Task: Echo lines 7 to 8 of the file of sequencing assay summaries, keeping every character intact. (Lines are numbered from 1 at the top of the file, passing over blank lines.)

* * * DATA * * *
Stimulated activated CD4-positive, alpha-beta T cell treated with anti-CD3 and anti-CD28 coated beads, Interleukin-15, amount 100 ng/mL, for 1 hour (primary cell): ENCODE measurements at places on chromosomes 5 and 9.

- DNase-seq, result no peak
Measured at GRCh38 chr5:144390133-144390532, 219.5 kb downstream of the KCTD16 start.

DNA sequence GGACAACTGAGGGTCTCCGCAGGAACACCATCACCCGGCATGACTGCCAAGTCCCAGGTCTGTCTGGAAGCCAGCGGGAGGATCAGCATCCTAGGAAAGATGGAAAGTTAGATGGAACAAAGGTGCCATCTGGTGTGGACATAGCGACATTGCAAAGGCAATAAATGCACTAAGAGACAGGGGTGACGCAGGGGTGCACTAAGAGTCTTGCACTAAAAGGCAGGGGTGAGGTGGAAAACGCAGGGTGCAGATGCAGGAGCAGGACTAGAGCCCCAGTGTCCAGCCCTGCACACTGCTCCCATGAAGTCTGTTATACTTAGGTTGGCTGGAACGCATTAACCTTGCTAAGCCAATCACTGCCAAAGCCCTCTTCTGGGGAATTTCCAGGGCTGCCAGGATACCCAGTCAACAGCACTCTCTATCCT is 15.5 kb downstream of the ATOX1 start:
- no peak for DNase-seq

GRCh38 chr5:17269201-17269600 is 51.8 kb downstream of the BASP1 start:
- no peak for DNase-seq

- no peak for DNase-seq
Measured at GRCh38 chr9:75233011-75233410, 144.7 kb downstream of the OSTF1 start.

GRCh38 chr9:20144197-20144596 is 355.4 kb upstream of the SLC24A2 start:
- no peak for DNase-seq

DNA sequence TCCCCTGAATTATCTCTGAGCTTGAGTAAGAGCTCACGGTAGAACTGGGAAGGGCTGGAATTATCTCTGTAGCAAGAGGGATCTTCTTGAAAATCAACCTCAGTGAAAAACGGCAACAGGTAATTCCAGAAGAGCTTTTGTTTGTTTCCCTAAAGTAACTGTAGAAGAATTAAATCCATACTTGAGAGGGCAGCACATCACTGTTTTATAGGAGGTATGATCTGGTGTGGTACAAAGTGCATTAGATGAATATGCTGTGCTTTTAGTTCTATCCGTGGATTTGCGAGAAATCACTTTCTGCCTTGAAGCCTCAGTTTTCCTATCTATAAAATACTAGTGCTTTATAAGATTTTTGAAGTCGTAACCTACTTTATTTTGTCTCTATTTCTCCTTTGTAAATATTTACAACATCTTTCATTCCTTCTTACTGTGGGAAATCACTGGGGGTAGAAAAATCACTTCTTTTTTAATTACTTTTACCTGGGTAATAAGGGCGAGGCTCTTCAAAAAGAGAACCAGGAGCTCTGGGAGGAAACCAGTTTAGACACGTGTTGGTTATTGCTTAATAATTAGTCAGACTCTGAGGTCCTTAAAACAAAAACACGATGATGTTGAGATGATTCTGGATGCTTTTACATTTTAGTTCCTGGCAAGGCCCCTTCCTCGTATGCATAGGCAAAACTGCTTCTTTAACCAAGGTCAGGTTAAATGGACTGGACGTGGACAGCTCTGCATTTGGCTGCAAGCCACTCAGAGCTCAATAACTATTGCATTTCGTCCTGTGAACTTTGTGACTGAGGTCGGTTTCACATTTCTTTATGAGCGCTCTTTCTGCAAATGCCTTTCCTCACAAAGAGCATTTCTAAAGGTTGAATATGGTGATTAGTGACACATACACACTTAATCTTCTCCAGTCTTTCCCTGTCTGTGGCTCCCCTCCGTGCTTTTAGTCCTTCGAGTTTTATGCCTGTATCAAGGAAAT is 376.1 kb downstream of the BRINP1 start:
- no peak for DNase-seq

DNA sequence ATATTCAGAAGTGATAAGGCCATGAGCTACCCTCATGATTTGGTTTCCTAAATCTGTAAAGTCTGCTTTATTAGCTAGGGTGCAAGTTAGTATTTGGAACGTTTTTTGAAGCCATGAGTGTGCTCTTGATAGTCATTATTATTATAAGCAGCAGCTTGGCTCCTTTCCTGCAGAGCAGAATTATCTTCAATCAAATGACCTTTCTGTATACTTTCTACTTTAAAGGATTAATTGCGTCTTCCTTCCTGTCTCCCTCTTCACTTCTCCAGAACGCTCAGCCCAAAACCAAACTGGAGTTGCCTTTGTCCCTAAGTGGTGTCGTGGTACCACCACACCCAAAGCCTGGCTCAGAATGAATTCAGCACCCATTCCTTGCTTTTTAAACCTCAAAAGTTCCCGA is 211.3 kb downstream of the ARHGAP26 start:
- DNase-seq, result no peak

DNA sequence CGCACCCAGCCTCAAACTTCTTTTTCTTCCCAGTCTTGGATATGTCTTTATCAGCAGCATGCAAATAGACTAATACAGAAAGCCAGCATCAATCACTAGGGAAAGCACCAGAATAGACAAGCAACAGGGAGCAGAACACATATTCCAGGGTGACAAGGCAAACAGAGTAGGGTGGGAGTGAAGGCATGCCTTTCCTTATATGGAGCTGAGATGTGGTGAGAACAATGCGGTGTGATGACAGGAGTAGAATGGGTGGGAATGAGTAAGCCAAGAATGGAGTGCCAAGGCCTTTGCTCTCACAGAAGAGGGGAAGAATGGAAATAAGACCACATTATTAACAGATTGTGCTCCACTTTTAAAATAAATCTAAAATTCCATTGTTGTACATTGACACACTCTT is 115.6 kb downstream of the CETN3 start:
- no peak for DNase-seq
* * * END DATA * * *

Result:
- no peak for DNase-seq

- no peak for DNase-seq